The health service provided light duties work for employees on workers compensation, including job swaps and rotation, because there was a statutory obligation to do so. There was no similar legal obligation in relation to pregnant employees, nor did the employer have a policy for dealing with their situations. The employer did no more than enquire whether there were suitable vacancies available at the time. When there were none, it claimed that it did not have the budget to employ extra staff to cover the situation. In effect, it said: 'there is no policy, there are no vacancies, there is no money and no legal requirement'. 

The New South Wales Administrative Decisions Tribunal found that the health service discriminated against the woman because it did not do enough to try to accommodate her request. She was awarded compensation for loss of her leave entitlements.  

Jordan v North Coast Area Health Service (No 2) [2005] NSWADT 258 

Discovered pregnancy 10 days into new job

Another case involved a woman who discovered she was pregnant only 10 days after starting a new job and informed her employer a couple of weeks later. She was not entitled to maternity leave (less than 12 months’ service) but was entitled to remain employed.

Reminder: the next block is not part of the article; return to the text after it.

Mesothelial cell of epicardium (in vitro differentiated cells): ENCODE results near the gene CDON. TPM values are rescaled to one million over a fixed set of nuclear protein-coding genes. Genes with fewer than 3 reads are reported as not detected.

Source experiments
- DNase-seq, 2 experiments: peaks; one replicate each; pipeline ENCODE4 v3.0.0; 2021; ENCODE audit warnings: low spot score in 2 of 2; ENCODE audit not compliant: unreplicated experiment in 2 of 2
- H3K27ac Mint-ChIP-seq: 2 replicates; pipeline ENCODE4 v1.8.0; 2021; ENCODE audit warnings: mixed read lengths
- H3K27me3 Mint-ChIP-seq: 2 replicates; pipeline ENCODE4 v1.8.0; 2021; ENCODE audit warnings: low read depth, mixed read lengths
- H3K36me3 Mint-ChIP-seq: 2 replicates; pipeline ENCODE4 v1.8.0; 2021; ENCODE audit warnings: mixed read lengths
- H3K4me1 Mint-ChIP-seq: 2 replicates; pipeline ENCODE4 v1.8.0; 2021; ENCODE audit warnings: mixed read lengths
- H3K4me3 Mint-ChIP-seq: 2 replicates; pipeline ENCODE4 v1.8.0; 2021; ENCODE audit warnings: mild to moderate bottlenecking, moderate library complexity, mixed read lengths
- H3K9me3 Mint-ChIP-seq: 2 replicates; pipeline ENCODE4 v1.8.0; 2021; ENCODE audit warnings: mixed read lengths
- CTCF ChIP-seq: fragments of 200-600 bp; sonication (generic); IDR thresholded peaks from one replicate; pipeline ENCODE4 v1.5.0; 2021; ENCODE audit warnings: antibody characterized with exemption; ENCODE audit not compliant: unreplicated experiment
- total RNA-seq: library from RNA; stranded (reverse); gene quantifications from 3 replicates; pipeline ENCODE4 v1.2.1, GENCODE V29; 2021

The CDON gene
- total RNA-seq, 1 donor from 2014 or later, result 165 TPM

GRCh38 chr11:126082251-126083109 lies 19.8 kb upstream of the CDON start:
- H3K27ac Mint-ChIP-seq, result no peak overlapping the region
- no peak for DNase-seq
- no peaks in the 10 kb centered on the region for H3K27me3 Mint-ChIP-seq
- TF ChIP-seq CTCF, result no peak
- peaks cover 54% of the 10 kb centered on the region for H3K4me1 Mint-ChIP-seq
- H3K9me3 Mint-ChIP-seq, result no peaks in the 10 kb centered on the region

The employer dismissed the woman, claiming her job performance was unsatisfactory, but the Federal Magistrates Court found that the alleged performance problems were 'merely convenient pretexts' for dismissing her. The real reason was her pregnancy and consequent request for maternity leave. An employee who was not pregnant would not have been dismissed in the same circumstances and if the same issues about job performance had arisen. The employer breached the employment contract and had to pay damages of $12,000.

Dare v Hurley [2005] FMCA 844 (12 August 2005)

Relocation and family responsibilities 

A man was entitled to a redundancy payment when his workplace was relocated from Melbourne to a Victorian country town. The man had carer’s responsibilities for his children and elderly mother. The mother lived nearby and suffered from dementia.

The Australian Industrial Relations Commission found that work location was an implied term of the man’s employment. His contract was repudiated when the employer no longer wished the job to be performed at Melbourne by anyone. The man’s family responsibilities meant that the relocated job was not comparable, nor acceptable to him. It was a new contract of employment that he was unable to perform because of his family responsibilities. Therefore, the employer repudiated the contract of employment, his job was redundant, the redundancy clause in his employment agreement applied and he was entitled to redundancy pay.